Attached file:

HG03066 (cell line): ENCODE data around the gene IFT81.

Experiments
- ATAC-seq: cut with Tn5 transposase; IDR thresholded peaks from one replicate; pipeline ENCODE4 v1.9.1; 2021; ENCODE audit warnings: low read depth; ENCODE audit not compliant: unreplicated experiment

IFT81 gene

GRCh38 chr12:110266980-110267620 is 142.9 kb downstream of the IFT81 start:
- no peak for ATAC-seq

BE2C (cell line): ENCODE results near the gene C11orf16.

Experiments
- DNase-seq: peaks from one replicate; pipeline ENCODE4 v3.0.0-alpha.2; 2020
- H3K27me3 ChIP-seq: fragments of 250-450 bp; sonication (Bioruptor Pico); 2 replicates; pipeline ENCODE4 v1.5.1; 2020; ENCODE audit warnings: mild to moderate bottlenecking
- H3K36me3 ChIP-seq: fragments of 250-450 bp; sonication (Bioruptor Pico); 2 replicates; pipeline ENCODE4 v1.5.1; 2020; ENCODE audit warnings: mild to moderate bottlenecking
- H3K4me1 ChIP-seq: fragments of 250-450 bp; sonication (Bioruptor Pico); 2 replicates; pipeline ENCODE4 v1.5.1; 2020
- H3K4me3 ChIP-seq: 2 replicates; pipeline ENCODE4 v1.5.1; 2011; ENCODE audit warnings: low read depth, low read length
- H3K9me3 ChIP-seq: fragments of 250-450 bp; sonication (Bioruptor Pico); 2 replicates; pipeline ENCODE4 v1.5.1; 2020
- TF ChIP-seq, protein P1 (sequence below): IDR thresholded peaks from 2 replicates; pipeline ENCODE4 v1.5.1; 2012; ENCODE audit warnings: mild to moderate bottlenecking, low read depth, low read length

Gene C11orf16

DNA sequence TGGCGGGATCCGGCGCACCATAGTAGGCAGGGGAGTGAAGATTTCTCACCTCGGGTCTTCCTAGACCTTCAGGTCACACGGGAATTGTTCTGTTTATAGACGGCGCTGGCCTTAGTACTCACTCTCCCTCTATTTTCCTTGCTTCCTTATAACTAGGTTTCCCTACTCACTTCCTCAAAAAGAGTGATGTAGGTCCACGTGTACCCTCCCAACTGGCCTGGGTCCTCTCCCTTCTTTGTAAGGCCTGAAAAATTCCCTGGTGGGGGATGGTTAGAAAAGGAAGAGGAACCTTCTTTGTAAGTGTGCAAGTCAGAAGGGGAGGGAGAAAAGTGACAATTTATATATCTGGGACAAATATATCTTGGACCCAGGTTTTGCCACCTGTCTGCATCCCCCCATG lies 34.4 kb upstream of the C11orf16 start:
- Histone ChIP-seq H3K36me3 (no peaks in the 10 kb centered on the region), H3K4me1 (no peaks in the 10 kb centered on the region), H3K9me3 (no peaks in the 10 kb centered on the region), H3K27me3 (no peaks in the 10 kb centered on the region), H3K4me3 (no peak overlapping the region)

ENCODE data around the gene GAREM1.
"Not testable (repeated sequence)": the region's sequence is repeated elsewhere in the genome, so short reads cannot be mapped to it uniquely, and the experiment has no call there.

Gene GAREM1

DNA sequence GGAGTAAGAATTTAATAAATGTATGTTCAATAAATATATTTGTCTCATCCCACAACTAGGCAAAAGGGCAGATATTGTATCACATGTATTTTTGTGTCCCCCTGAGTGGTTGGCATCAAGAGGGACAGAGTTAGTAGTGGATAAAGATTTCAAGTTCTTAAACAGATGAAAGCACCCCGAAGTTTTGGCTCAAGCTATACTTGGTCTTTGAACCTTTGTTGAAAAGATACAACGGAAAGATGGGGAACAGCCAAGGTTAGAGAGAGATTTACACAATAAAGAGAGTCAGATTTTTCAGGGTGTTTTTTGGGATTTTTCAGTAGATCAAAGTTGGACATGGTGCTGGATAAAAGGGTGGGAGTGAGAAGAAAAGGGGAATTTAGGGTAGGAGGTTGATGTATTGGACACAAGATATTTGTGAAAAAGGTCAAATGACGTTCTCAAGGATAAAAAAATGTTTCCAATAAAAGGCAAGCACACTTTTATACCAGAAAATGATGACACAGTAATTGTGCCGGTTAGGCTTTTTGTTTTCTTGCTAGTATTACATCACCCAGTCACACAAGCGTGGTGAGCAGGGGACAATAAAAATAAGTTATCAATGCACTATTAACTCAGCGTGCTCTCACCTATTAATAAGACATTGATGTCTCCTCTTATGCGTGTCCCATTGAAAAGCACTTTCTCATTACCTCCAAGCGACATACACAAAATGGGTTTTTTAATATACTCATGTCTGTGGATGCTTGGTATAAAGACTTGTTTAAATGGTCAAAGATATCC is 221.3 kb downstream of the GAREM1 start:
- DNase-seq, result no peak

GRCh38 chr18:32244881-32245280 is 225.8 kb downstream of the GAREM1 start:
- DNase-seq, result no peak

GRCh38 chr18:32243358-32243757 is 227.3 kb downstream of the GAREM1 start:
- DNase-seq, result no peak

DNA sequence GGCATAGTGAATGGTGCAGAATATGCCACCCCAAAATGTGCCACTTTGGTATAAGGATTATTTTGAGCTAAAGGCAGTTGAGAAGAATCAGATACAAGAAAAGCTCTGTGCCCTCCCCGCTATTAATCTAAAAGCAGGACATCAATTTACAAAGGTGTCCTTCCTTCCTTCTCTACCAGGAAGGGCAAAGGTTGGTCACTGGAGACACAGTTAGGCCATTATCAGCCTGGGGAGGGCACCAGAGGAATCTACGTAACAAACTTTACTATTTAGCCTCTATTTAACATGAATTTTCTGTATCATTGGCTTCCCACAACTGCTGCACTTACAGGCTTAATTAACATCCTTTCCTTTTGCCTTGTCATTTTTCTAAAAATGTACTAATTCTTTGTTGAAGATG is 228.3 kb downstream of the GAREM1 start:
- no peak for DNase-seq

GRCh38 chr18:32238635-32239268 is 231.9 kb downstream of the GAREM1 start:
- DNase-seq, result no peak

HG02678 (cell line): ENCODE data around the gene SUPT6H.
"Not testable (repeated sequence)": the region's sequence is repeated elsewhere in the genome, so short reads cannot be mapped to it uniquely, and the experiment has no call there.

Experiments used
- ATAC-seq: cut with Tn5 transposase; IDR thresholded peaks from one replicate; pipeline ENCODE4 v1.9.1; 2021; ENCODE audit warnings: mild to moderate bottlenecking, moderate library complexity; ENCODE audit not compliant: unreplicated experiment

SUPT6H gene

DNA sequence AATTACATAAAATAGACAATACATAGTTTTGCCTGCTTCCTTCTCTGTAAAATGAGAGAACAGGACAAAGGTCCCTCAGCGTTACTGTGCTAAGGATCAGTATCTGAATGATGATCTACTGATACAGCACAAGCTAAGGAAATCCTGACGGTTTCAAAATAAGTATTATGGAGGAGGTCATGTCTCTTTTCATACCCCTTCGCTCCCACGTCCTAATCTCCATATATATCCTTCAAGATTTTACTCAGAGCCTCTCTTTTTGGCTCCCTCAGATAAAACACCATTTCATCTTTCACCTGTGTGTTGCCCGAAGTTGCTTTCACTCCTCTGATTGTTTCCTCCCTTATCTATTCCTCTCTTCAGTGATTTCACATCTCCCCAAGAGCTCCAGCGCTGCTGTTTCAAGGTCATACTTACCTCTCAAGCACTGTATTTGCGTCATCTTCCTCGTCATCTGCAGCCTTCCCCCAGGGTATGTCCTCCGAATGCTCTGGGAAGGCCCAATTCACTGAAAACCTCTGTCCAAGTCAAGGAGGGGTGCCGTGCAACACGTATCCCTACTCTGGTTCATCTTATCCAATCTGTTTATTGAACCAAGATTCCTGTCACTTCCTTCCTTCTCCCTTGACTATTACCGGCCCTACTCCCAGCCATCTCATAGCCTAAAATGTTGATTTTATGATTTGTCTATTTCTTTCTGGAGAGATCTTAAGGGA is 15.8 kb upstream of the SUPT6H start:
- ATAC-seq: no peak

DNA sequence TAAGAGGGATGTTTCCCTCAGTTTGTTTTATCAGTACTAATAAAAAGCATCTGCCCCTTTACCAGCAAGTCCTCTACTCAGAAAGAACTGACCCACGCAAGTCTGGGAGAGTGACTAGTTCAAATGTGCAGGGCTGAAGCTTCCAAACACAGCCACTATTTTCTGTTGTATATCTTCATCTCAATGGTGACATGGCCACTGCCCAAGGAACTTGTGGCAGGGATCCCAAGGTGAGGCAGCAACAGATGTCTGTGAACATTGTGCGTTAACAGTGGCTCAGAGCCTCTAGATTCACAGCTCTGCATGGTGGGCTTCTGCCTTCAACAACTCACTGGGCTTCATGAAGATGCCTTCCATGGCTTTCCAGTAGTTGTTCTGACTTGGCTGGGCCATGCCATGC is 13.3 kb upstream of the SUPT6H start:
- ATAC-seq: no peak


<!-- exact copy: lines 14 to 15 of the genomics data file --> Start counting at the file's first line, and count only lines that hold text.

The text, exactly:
- H3K9me3 ChIP-seq: fragments of 250-450 bp; sonication (Bioruptor Pico); 2 replicates; pipeline ENCODE4 v1.5.1; 2020
- TF ChIP-seq, protein P1 (sequence below): IDR thresholded peaks from 2 replicates; pipeline ENCODE4 v1.5.1; 2012; ENCODE audit warnings: mild to moderate bottlenecking, low read depth, low read length